There are five members of the Council including the Chair. The members were appointed by the Minister for Finance based on their experience and competence in domestic and international macroeconomic and fiscal matters. For further details on the terms of Council appointments click here.
Professor John McHale (Chair) is Established Professor of Economics at the National University of Ireland, Galway. John is also currently an independent member of the National Economic and Social Council (NESC). He previously held positions as Assistant Professor of Economics and Associate Professor of Economics at Harvard University, and as Associate Professor of Managerial Economics and Toller Family Research Fellow at the Queen’s University, Ontario. He has been a consultant to the World Bank on numerous migration and development projects. He holds Ph.D and A.M degrees from Harvard, and first-class M.Econ.Sc. and B.Comm. degrees from the National University of Ireland. His term of appointment to the Irish Fiscal Advisory Council is 4 years effective 31 December 2012.
Mr Sebastian Barnes is Economic Counsellor to the Chief Economist of the OECD and former head of its EU desk. He is also a former head of the Ireland desk, where he co-authored two Economic Surveys of Ireland which focused on macroeconomic and structural issues and offered policy recommendations to boost economic performance on a sustainable basis. He joined the OECD in 2005 from the Bank of England. He holds a MSc in Economics from the London School of Economics, a master’s degree in European Political Economy from the College of Europe (Bruges), and a bachelor’s degree in Philosophy, Politics and Economics from the University of Oxford. His term of appointment to the Irish Fiscal Advisory Council is 4 years effective 31 December 2012.
Professor Alan Barrett is a Research Professor and Head of the Economic Analysis Division at the Economic and Social Research Institute. He is also a Research Fellow with the Institute for the Study of Labor (IZA) in Bonn, Germany. From 2011-2013 Alan was seconded from the ESRI to Trinity College Dublin where he led the programme of research on economics with the Irish Longitudinal Study on Ageing (TILDA). Alan was formerly a co-author of the ESRI’s Quarterly Economic Commentary (2005-2010), and has worked as a senior economist in the Department of Finance (2001-2003). He holds a Ph.D. and M.A from Michigan State University, and a B.A from Trinity College Dublin. His term of appointment to the Irish Fiscal Advisory Council is 3 years effective 31 December 2012.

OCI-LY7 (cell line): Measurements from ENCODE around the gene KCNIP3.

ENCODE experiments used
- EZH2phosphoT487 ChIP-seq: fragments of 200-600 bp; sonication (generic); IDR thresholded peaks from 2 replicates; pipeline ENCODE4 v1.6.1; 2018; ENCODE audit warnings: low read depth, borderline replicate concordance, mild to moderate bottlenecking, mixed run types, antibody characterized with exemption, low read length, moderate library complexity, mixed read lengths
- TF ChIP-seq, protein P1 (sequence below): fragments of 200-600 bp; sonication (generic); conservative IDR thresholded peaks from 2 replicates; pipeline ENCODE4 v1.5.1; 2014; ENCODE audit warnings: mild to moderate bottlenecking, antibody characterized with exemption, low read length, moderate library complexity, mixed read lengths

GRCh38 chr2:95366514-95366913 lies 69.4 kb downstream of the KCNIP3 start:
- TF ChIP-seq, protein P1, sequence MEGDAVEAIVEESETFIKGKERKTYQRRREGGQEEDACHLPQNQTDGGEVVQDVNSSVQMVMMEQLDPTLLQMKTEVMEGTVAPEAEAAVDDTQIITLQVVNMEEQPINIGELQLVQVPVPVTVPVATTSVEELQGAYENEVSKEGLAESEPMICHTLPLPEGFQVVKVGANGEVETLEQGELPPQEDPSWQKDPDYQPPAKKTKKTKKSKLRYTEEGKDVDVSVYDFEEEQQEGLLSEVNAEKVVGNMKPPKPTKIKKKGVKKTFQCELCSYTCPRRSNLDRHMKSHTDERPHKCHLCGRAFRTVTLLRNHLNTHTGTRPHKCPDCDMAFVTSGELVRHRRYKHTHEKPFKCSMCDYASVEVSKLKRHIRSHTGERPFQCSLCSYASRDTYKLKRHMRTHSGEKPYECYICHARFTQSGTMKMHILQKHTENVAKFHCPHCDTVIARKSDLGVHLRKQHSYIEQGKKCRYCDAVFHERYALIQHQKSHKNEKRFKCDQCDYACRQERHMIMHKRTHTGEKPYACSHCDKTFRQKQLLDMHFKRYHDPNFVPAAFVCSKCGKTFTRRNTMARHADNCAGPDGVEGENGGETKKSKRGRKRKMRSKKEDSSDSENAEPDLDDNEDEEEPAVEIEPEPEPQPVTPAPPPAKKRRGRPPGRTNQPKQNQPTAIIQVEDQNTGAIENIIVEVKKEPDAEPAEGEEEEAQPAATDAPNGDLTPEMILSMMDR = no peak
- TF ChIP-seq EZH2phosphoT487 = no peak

Dr Róisín O’Sullivan is an associate professor in the Economics Department of Smith College, Massachusetts. Her scholarly work focuses on macroeconomic policy and financial markets, and she teaches courses in macroeconomics, central banking and the economics of European Integration. Her academic publications include journal articles addressing the impact of the inflation targeting policy framework on bond market volatility and the role of asset prices in the measurement of inflation. Róisín previously worked as an economist in monetary policy department of the Central Bank of Ireland. She holds a Ph.D. in economics from the Ohio State University, and master’s and bachelor’s degrees from the National University of Ireland, Galway. Her term of appointment to the Irish Fiscal Advisory Council is 3 years effective 31 December 2012.
Dr Íde Kearney currently works as a Senior Economist in the Research Division of the Dutch Central Bank (De Nederlandsche Bank). Prior to joining DNB she worked for a number of years in the ESRI on the development of macroeconomic models and their use in macroeconomic forecasting and policy analysis of the Irish economy, including forecasting the public finances. Dr Kearney holds a Ph.D in Economics from the European University Institute in Florence and a Masters of Economic Science (Econometrics) from University College Dublin. Her work for IFAC is in a private capacity, independent of her work for DNB. Her term of appointment to the Irish Fiscal Advisory Council is 4 years effective 12 March 2015.